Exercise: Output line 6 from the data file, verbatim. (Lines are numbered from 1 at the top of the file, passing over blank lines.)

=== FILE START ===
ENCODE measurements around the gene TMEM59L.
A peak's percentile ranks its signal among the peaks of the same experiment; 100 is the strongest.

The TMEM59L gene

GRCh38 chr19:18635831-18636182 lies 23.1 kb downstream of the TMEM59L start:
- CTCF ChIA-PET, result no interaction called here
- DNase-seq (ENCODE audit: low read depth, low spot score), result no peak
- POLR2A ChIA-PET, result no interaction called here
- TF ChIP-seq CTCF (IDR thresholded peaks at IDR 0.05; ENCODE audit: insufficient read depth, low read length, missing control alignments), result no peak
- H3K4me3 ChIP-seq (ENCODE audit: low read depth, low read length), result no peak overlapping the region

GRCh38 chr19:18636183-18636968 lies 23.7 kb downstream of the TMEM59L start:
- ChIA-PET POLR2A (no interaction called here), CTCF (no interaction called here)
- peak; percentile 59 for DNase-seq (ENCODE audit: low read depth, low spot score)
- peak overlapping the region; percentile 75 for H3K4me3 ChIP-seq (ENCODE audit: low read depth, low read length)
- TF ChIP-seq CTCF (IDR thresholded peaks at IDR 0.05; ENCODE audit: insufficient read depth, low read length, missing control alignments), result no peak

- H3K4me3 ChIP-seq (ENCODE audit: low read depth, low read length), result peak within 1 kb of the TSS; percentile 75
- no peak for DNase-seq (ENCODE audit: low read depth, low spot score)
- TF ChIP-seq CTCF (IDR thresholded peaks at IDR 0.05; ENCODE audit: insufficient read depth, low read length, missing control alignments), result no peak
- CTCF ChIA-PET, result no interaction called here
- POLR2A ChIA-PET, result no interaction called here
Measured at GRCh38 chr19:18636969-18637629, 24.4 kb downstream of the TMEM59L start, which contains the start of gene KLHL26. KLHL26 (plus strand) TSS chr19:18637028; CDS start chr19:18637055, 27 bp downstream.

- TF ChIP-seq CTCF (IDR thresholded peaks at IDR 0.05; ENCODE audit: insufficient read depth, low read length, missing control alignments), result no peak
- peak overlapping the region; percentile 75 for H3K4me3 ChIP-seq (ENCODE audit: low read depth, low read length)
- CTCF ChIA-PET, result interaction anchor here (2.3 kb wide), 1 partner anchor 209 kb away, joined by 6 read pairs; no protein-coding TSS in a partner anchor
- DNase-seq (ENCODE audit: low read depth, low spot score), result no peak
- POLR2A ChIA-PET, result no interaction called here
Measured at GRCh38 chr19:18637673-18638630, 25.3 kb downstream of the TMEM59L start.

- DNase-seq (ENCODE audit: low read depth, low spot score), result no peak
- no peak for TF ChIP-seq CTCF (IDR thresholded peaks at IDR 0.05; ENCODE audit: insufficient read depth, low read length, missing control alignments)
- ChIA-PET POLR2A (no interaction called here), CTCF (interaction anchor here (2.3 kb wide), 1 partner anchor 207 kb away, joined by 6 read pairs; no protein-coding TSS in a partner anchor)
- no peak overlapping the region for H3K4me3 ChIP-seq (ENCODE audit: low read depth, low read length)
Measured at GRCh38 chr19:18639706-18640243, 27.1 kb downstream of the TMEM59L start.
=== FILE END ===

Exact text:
- DNase-seq (ENCODE audit: low read depth, low spot score), result no peak